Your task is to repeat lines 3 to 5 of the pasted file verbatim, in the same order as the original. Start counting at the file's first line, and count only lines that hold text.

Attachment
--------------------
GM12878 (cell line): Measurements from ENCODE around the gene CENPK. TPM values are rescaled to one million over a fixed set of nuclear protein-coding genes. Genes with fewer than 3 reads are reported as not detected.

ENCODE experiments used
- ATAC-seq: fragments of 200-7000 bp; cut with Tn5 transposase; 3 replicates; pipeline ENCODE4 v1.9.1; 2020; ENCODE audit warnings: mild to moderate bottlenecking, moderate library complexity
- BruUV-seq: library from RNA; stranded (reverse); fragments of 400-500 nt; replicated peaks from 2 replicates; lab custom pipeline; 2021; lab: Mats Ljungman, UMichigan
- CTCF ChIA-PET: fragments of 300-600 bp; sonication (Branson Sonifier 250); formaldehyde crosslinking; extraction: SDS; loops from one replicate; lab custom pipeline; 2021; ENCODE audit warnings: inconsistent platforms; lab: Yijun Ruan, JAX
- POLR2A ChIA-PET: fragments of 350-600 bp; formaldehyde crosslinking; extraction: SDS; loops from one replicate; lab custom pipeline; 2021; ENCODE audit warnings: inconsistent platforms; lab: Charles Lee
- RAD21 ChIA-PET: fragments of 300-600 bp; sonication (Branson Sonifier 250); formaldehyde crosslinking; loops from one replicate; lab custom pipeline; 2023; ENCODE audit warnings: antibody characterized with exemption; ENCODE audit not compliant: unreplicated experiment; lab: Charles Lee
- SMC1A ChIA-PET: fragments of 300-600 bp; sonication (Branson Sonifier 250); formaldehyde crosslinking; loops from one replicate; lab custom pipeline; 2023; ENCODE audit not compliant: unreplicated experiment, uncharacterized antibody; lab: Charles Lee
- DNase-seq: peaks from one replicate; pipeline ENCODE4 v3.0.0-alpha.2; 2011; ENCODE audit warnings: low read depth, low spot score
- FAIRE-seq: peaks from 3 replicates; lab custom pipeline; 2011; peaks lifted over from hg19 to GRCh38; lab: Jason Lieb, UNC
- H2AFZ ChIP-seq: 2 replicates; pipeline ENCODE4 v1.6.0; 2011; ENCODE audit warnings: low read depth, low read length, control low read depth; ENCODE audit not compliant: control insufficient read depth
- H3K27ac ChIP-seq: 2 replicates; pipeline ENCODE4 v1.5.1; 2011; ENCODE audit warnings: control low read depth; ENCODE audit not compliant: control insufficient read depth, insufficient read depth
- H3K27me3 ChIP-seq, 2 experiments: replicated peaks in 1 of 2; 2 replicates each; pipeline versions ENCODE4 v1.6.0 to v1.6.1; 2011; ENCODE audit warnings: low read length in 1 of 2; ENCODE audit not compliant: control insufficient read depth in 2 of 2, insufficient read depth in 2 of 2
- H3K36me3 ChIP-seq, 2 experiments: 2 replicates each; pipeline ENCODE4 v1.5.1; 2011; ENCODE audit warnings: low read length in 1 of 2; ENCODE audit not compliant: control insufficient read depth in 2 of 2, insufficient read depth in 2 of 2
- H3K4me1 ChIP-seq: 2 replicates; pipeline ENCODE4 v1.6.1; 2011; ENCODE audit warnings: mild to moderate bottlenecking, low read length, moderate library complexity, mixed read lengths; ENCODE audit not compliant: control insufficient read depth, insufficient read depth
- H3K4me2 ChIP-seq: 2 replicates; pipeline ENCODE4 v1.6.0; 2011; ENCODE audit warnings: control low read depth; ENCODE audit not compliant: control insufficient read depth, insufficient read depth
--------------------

- ATAC-seq: fragments of 200-7000 bp; cut with Tn5 transposase; 3 replicates; pipeline ENCODE4 v1.9.1; 2020; ENCODE audit warnings: mild to moderate bottlenecking, moderate library complexity
- BruUV-seq: library from RNA; stranded (reverse); fragments of 400-500 nt; replicated peaks from 2 replicates; lab custom pipeline; 2021; lab: Mats Ljungman, UMichigan
- CTCF ChIA-PET: fragments of 300-600 bp; sonication (Branson Sonifier 250); formaldehyde crosslinking; extraction: SDS; loops from one replicate; lab custom pipeline; 2021; ENCODE audit warnings: inconsistent platforms; lab: Yijun Ruan, JAX